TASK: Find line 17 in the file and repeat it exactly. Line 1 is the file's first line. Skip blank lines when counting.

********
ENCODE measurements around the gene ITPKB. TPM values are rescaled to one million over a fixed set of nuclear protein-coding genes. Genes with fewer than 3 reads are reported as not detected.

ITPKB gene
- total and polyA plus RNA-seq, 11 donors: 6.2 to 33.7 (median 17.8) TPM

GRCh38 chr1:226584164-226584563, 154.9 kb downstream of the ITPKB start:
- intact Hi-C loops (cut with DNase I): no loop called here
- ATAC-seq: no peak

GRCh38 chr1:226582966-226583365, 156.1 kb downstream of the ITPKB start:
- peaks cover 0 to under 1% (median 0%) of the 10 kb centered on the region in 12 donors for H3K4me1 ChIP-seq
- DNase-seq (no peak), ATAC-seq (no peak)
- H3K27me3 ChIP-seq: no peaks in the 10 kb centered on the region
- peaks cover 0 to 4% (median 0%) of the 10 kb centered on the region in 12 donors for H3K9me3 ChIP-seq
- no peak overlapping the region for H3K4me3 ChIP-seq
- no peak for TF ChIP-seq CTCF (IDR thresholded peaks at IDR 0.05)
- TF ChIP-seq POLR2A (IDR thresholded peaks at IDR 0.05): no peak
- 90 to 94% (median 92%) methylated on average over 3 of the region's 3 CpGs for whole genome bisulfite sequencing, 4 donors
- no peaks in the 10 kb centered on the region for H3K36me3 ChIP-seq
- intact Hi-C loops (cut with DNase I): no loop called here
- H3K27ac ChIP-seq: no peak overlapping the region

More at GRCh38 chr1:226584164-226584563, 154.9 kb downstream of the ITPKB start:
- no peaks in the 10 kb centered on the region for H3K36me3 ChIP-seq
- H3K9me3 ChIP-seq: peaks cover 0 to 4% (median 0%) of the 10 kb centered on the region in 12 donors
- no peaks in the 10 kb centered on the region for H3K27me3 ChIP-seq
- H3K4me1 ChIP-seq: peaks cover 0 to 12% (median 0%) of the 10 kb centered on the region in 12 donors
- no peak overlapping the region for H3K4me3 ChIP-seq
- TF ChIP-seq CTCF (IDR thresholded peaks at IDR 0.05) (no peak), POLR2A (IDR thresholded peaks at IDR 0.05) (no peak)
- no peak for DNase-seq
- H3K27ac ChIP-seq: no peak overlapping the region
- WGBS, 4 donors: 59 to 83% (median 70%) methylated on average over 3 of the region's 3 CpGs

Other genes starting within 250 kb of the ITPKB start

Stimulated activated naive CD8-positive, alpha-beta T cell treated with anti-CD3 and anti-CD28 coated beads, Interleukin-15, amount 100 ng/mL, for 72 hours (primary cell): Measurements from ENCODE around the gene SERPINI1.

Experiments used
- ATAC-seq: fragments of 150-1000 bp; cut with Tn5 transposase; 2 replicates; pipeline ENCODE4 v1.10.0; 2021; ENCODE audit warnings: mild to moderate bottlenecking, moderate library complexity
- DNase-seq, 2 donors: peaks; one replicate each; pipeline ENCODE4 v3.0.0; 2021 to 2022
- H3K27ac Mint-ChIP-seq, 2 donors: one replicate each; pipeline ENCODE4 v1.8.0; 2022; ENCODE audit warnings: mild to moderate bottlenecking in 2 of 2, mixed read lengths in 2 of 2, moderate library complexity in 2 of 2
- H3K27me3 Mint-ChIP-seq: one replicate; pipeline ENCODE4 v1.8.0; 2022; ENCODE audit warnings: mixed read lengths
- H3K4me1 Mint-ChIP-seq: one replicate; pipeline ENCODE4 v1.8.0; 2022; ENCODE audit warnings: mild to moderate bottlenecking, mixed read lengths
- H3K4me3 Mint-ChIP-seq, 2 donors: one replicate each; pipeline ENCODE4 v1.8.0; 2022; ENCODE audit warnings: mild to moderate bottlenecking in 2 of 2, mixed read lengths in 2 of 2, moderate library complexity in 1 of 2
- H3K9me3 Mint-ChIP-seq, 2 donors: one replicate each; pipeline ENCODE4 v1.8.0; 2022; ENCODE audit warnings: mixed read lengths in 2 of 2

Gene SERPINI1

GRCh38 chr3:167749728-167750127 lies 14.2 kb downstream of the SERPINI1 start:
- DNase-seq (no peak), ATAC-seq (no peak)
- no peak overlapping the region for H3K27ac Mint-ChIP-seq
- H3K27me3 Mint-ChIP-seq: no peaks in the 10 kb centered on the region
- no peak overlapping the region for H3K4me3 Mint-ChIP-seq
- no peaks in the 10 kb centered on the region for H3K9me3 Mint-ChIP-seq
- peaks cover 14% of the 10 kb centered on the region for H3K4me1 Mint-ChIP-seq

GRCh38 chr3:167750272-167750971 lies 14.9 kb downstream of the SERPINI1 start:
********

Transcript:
- intact Hi-C loops (cut with DNase I): no loop called here